The low-cost, rapid paper-based diagnostic tool screens urine, blood, or saliva samples for particular strains of the virus, said Collins, who led the worldwide, multi-institutional group of researchers. The researchers are experimenting with using tea bag–size sachets filled with 100-micrometre-wide iron and magnesium pellets; similar to what’s used in hand warmers, to create the necessary heat chemically. 

What concrete problems they plan to solve?

Its principal application can be seen in Africa. Stirred by the then-ongoing Ebola outbreak in Africa, they demonstrated a proof-of-concept colour-changing diagnostic that could screen for Ebola by embedding in the paper a unique kind of synthetic biomolecular sensor devised to screen for specific RNA sequences. These RNA sequences can identify not only the genetic signatures of Ebola but also other RNA viruses containing Zika, SARS, measles, influenza, hepatitis C, and West Nile fever.

The team believed that one day, the method could be applied in the field to identify viruses with blood, urine, or saliva samples. Now, using virus recovered from cells infected in the laboratory as well as blood samples from monkeys infected with Zika virus, this technology is going to find a next-generation medical technique. 

Apart from that, it can also be employed in the following areas: 

  • Clinical Diagnostics 
  • Cancer 
  • Liver disorders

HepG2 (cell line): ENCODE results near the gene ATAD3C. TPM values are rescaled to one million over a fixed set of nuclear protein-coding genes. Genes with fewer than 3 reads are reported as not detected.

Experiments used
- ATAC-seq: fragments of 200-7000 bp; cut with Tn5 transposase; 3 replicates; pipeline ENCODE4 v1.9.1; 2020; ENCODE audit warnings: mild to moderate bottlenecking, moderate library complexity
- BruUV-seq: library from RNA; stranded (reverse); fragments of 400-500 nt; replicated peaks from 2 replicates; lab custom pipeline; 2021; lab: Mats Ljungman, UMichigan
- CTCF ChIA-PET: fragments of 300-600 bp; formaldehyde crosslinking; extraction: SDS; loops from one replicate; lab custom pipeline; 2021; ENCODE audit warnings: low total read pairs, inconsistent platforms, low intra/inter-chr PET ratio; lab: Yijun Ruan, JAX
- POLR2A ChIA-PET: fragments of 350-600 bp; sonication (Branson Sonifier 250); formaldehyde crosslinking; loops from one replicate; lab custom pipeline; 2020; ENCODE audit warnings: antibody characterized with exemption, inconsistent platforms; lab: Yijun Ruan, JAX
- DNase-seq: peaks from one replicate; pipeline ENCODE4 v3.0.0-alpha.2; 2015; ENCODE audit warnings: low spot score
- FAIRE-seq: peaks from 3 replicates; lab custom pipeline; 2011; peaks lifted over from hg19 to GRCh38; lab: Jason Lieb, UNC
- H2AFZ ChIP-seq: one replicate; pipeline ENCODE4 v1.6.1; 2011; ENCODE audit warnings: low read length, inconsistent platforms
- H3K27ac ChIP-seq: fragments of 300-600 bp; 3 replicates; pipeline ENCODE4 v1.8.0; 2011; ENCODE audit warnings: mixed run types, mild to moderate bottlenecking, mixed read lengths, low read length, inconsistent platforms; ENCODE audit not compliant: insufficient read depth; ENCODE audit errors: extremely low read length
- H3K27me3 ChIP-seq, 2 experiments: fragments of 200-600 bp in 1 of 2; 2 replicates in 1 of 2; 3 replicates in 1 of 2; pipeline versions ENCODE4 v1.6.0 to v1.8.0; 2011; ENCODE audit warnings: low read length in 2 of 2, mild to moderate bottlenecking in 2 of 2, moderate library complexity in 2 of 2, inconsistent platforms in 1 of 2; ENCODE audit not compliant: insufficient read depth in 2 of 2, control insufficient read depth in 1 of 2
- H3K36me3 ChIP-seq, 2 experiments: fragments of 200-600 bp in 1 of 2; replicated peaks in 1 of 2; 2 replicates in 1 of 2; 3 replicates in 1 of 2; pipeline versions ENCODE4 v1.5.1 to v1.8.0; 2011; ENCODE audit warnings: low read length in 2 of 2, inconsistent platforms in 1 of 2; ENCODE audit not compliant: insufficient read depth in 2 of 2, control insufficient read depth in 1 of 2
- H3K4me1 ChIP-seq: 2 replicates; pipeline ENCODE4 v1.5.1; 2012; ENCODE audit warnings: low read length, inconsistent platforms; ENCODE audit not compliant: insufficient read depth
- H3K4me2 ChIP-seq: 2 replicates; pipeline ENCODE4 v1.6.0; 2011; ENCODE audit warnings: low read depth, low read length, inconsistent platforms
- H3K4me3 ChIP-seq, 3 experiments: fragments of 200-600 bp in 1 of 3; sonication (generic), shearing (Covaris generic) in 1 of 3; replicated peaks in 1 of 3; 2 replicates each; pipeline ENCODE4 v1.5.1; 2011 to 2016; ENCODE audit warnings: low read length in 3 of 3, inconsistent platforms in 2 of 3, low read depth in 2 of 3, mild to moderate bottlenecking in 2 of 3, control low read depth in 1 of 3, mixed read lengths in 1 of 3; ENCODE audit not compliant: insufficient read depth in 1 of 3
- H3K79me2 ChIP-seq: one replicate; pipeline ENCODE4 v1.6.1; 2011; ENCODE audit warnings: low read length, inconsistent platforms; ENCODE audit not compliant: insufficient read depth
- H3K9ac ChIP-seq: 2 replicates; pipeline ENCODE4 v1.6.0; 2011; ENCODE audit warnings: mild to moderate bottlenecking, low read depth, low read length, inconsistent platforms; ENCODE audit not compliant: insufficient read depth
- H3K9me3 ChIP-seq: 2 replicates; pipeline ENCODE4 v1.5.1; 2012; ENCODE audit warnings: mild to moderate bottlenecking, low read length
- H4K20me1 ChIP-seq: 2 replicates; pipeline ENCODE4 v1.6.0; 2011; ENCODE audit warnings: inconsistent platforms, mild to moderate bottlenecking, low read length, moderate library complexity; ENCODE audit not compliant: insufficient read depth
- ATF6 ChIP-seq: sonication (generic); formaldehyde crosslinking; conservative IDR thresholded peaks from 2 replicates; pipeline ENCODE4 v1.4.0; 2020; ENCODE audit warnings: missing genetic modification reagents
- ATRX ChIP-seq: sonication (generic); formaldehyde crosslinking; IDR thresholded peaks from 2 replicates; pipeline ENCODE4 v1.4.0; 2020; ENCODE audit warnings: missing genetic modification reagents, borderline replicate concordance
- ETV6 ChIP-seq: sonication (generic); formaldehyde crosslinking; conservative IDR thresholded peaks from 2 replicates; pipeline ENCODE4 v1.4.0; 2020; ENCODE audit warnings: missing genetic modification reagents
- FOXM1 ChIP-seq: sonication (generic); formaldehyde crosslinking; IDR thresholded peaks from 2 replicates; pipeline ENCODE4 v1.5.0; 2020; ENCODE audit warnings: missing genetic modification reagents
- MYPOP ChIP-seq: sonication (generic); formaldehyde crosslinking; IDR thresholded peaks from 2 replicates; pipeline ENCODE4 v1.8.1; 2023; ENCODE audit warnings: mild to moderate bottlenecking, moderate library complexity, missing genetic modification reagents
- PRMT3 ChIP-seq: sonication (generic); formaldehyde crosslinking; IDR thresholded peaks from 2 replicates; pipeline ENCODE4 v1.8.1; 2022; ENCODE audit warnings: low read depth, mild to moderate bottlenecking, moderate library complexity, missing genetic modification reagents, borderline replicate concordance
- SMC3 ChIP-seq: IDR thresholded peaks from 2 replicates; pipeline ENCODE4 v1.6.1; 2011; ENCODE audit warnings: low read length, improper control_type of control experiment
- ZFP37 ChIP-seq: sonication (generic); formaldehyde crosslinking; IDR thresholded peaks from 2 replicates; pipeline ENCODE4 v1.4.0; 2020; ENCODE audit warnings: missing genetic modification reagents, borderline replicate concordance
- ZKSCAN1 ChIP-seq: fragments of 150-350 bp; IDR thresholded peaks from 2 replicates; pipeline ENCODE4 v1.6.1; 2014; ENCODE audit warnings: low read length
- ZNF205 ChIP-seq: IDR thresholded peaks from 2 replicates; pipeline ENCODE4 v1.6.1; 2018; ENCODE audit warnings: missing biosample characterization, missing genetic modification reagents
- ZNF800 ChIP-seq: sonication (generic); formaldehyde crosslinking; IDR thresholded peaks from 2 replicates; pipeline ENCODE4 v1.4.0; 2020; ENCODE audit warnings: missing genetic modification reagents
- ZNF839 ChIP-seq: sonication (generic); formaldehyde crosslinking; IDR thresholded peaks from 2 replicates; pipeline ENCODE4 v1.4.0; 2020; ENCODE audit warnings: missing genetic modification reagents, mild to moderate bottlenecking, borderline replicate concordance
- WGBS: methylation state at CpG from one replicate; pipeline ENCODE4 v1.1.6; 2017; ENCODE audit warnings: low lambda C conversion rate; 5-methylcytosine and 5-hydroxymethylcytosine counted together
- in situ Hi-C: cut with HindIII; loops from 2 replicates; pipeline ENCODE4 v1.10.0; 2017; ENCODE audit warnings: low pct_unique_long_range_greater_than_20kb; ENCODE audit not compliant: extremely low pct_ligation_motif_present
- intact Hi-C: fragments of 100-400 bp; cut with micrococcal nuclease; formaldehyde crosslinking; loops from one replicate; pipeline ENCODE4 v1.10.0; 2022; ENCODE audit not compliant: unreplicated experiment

• Others 
  • Food quality testing 
  • Environmental Monitoring 

What’s the future?

The introduction of the technologically advanced paper-based sensor, 3D wax printing methods have potential advantages over conventional technologies, correlated benefits such as user-friendliness disposable nature, and low cost of fabrication are the factors associating towards the growth of this industry.

Due to its low-cost diagnostics i.e. up to as less as $1 (on bulk) and rapid screening i.e. 20 minutes (approximately), it has a lot of future in the market of developing countries and in rural areas where it is essential too.

There will be a development in the nucleic acid test for hepatitis C and HIV. Grand View Research, Inc. is expecting that global Paper Diagnostic market will reach USD 8.35 billion by 2022. There is a lack of funding in the area of tropical diseases because the return for pharmaceutical companies is small. If this problem can be solved in any way, then paper diagnostics will boom in the healthcare industry.

These Paper Diagnostic tools are cheap to make, simple to use and rugged enough for rural areas. Maybe, this is the best solution to save thousands of lives in poor parts of the world.